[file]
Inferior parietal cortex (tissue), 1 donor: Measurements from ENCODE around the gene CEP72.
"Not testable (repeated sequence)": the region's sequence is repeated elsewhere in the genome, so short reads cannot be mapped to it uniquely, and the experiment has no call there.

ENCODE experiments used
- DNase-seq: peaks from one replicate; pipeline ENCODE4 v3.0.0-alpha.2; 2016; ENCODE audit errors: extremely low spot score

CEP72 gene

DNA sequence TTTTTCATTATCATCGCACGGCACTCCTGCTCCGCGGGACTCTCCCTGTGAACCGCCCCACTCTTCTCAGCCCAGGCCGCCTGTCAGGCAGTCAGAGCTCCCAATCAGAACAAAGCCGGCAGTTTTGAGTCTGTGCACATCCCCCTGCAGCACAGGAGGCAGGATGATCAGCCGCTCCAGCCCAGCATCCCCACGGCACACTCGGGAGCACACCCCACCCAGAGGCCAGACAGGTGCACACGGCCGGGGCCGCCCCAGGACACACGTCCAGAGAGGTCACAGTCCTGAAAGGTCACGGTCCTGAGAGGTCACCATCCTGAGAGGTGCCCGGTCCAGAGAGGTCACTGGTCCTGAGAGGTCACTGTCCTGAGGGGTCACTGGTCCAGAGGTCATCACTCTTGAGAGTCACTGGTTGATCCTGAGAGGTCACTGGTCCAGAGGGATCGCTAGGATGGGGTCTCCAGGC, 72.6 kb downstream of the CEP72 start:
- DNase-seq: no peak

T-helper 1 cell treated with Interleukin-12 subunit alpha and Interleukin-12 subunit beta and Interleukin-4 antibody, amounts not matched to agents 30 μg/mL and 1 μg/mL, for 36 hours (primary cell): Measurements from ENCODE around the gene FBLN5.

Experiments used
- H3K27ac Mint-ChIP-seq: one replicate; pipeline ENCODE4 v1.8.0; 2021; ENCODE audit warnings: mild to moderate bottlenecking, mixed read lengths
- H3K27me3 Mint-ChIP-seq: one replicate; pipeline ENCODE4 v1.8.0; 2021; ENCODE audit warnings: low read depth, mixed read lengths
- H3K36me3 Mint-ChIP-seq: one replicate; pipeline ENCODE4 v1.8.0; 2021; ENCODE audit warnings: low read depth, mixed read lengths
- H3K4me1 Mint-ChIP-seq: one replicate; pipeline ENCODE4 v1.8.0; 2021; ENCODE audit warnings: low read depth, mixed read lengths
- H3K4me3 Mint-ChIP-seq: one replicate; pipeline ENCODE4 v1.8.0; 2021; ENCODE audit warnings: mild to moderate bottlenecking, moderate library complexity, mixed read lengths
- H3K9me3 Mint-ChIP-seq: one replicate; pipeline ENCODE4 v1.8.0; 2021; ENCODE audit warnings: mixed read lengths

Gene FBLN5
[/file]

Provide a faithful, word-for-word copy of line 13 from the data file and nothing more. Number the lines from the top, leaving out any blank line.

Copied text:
- H3K4me1 Mint-ChIP-seq: one replicate; pipeline ENCODE4 v1.8.0; 2021; ENCODE audit warnings: low read depth, mixed read lengths